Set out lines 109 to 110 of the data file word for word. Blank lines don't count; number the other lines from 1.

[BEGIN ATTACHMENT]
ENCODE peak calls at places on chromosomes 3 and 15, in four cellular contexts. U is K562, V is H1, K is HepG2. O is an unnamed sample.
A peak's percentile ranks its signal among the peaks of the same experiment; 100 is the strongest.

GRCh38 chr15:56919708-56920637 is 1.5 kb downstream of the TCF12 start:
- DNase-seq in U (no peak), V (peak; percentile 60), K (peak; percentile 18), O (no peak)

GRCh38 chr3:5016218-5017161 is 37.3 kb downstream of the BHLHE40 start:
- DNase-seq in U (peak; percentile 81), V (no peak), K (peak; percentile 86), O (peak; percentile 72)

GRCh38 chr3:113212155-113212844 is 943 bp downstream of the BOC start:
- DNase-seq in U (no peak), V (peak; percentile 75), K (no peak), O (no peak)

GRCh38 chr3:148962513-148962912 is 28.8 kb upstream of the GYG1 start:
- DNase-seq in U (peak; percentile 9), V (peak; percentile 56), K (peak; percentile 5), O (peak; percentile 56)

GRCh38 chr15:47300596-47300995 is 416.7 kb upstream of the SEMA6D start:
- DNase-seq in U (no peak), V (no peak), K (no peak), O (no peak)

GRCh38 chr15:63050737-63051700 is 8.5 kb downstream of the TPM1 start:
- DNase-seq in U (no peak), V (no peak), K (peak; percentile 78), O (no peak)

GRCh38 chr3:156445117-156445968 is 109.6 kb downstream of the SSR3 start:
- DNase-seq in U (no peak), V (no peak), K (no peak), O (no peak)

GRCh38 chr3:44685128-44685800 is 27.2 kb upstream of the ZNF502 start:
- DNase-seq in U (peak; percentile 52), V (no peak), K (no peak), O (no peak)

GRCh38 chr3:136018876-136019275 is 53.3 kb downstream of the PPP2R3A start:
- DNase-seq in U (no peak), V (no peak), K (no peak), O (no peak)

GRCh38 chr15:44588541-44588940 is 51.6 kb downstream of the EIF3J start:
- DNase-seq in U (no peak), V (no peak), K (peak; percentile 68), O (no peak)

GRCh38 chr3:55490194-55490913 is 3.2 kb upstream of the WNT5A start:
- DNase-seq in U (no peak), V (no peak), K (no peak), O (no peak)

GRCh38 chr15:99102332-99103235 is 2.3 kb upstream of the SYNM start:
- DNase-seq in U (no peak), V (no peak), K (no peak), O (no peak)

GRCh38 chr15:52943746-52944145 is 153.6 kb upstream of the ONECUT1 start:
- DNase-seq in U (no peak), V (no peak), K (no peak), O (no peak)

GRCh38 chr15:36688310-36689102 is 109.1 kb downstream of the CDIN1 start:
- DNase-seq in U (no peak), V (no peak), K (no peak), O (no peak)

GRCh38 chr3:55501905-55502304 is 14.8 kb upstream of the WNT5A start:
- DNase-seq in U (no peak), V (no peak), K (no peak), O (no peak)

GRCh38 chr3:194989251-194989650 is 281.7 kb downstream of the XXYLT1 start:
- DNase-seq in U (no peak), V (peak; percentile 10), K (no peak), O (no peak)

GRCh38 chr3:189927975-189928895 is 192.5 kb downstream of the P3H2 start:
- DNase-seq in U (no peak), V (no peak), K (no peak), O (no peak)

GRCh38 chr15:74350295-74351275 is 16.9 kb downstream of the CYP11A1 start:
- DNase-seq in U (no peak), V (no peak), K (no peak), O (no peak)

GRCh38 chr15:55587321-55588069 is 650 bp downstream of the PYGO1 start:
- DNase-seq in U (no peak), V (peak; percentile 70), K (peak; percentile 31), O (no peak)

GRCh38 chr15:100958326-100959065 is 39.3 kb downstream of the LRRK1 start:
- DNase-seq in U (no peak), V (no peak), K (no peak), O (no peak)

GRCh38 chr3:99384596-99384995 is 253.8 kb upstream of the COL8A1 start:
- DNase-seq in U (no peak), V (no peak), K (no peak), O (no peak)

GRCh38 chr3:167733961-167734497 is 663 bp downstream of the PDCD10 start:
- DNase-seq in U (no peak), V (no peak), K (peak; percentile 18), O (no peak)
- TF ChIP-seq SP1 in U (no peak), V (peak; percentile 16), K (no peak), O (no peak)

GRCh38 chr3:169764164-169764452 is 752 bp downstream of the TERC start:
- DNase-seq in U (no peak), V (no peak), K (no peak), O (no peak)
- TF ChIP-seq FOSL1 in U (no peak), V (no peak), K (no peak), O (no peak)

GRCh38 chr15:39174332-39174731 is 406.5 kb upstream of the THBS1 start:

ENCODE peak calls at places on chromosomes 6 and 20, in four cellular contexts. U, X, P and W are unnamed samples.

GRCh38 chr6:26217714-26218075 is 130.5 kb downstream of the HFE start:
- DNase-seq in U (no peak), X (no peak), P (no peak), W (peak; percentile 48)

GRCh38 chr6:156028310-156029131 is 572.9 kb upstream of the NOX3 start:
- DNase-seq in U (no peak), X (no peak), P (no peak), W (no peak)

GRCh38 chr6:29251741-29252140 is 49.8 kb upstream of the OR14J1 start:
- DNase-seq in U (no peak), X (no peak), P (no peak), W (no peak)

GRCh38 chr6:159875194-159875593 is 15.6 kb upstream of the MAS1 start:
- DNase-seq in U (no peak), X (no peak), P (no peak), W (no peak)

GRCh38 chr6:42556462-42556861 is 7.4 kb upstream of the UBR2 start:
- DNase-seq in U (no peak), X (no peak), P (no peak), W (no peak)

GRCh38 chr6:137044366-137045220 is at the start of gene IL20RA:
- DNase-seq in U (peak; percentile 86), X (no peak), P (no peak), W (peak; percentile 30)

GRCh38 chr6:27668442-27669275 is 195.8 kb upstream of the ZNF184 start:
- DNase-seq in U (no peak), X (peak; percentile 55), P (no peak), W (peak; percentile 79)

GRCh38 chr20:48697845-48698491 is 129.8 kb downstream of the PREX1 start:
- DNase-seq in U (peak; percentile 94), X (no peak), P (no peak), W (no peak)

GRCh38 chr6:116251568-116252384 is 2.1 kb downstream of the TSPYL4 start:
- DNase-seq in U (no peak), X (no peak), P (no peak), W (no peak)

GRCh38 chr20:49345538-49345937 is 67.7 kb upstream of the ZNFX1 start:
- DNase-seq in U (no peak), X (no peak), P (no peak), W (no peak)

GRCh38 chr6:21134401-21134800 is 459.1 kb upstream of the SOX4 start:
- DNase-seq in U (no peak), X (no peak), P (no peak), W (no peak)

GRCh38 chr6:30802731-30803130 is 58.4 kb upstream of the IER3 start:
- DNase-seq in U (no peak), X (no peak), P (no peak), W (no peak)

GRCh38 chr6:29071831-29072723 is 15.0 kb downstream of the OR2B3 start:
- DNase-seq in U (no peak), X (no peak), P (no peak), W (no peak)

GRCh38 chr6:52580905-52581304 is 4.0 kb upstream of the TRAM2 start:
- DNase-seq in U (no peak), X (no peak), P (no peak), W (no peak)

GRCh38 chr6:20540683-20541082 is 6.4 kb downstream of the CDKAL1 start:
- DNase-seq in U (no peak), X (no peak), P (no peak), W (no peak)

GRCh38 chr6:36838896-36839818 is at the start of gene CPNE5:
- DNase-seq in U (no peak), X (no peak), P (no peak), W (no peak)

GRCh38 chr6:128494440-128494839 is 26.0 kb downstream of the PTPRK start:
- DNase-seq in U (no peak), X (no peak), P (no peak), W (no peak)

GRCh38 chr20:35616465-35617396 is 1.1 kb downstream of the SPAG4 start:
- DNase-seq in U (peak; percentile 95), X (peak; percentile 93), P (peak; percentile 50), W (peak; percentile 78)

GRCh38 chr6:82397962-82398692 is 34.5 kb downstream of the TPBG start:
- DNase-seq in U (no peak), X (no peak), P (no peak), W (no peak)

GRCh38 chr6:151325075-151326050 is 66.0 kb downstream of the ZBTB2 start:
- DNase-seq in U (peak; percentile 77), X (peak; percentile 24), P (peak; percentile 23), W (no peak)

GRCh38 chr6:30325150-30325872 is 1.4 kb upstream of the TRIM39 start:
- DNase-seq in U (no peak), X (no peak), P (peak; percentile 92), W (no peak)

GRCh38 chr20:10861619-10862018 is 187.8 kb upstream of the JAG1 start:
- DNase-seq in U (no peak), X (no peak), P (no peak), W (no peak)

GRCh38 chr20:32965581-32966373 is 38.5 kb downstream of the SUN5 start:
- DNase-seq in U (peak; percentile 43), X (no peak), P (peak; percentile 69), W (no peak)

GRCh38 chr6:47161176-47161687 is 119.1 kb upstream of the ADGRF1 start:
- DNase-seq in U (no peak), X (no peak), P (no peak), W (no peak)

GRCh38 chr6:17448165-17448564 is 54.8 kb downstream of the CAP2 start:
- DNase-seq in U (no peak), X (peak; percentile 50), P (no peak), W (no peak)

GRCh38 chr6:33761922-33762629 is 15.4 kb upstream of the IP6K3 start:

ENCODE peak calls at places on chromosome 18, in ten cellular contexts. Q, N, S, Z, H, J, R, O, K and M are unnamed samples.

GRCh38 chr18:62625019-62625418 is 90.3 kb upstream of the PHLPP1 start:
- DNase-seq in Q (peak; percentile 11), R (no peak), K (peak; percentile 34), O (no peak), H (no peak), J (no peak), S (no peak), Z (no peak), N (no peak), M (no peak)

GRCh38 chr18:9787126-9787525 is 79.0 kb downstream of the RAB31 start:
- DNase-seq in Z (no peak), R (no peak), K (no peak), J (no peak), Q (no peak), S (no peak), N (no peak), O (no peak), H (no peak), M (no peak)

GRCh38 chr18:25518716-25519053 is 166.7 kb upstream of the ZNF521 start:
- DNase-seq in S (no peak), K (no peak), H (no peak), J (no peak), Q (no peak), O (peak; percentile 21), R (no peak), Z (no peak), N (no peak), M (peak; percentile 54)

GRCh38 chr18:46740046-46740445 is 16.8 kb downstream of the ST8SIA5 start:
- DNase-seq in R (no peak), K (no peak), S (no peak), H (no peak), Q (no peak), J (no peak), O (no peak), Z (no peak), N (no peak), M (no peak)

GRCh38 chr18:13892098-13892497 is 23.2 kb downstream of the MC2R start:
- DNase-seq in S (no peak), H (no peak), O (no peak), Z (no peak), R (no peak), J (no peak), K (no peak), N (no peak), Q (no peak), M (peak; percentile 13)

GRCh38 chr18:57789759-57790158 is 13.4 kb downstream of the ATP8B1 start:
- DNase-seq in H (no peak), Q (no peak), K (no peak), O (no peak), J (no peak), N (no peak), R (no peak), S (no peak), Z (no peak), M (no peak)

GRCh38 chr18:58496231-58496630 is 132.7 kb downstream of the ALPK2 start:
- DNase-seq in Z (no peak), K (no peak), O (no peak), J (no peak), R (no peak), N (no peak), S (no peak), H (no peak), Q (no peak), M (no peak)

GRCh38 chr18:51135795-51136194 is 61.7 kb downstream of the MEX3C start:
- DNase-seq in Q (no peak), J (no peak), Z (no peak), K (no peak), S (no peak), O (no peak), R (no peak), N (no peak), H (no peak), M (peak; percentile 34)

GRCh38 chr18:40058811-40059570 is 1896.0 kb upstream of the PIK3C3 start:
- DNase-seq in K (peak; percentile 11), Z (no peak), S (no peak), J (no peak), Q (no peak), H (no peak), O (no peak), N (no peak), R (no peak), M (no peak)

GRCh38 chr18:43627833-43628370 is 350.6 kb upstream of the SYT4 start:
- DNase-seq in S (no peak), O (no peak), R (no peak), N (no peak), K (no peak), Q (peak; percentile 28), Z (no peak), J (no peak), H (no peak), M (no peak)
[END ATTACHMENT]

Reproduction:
GRCh38 chr18:25518716-25519053 is 166.7 kb upstream of the ZNF521 start:
- DNase-seq in S (no peak), K (no peak), H (no peak), J (no peak), Q (no peak), O (peak; percentile 21), R (no peak), Z (no peak), N (no peak), M (peak; percentile 54)